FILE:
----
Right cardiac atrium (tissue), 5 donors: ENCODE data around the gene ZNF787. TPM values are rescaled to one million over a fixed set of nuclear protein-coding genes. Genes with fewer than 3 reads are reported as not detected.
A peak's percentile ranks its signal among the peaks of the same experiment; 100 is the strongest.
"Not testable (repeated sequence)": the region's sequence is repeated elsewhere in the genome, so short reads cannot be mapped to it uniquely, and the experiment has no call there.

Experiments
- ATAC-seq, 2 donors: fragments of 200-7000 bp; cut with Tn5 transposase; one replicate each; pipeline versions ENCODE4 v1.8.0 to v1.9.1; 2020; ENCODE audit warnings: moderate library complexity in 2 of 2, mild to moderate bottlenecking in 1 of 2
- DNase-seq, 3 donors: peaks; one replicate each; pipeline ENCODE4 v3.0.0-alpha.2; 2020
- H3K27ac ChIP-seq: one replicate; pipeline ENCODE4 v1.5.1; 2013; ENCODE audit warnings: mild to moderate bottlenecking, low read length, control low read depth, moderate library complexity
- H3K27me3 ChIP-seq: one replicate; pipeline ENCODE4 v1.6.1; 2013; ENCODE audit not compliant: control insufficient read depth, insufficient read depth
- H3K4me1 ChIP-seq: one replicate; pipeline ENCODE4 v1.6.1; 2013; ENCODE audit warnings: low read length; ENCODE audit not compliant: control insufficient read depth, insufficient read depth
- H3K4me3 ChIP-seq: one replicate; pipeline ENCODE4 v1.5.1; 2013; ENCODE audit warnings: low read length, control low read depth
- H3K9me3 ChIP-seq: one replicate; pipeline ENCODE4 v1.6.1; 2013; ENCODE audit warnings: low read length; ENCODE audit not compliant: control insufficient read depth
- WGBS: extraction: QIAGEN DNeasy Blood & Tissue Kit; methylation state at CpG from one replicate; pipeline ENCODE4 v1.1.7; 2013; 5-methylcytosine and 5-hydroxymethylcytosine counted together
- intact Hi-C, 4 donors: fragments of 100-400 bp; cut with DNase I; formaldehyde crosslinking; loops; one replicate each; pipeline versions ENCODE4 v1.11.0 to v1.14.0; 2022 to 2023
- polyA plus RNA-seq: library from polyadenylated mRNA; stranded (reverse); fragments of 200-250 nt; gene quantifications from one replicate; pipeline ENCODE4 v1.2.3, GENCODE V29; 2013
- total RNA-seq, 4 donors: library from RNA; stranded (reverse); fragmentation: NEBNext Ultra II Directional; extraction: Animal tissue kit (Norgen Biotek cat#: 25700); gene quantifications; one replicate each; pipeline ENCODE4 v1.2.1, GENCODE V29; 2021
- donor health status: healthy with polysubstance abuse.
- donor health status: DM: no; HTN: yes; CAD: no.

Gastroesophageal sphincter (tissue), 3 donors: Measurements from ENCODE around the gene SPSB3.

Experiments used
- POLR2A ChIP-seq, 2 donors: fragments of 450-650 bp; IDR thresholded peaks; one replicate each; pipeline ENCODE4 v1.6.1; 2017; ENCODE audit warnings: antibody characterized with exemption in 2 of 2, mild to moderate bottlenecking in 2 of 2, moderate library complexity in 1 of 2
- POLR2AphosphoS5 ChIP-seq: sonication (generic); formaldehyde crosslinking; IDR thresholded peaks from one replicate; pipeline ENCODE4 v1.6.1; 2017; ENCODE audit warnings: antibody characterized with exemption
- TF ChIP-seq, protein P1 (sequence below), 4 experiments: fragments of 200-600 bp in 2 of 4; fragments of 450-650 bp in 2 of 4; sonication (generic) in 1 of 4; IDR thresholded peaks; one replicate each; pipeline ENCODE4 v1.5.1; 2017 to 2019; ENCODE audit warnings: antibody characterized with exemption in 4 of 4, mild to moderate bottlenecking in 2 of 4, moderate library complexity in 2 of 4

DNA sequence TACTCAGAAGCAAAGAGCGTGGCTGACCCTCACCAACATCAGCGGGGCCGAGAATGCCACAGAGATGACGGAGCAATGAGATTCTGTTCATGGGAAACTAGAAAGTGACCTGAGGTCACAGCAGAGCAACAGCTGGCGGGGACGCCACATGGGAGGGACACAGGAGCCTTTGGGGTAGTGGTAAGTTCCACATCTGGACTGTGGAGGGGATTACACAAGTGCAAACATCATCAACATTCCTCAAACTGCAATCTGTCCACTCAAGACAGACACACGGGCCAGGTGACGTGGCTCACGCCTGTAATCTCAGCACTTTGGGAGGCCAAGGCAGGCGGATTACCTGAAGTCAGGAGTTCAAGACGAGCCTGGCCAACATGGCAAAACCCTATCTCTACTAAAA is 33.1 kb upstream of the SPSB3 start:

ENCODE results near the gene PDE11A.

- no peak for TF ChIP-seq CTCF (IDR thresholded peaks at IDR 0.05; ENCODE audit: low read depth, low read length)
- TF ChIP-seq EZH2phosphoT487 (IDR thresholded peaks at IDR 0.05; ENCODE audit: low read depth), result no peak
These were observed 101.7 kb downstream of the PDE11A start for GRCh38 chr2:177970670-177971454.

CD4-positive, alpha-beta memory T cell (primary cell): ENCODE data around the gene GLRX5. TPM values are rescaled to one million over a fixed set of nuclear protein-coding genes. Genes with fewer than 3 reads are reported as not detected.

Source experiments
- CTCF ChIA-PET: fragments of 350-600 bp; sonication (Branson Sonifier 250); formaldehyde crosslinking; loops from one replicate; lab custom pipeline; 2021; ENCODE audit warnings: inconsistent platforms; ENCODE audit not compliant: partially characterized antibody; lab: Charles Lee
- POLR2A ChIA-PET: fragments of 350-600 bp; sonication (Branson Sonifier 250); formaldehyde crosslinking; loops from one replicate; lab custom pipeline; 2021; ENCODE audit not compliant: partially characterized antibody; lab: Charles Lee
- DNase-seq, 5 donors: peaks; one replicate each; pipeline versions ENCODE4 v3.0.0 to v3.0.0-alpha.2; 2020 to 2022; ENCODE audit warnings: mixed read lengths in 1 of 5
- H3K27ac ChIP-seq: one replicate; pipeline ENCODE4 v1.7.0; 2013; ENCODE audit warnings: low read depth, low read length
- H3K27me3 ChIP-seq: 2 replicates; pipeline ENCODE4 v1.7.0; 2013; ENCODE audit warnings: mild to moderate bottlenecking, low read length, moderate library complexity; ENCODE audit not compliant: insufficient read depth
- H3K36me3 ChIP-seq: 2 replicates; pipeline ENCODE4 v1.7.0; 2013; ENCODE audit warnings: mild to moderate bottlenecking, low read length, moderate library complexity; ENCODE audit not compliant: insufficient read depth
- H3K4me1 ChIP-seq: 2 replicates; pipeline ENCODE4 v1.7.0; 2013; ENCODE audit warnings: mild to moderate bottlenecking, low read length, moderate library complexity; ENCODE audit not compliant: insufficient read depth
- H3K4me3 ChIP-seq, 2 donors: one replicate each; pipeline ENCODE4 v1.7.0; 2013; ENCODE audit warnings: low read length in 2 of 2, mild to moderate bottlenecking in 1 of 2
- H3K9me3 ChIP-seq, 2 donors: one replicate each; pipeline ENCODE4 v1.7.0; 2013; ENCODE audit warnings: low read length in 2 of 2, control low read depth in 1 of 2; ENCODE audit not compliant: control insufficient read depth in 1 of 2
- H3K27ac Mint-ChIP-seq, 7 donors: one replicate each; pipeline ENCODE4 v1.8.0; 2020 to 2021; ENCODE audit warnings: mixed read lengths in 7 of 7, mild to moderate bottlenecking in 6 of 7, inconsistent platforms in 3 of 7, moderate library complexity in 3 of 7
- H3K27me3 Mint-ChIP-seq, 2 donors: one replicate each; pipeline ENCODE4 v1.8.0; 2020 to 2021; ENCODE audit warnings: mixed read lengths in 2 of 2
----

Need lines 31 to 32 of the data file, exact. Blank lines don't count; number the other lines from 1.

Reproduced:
- POLR2A ChIA-PET: fragments of 350-600 bp; sonication (Branson Sonifier 250); formaldehyde crosslinking; loops from one replicate; lab custom pipeline; 2021; ENCODE audit not compliant: partially characterized antibody; lab: Charles Lee
- DNase-seq, 5 donors: peaks; one replicate each; pipeline versions ENCODE4 v3.0.0 to v3.0.0-alpha.2; 2020 to 2022; ENCODE audit warnings: mixed read lengths in 1 of 5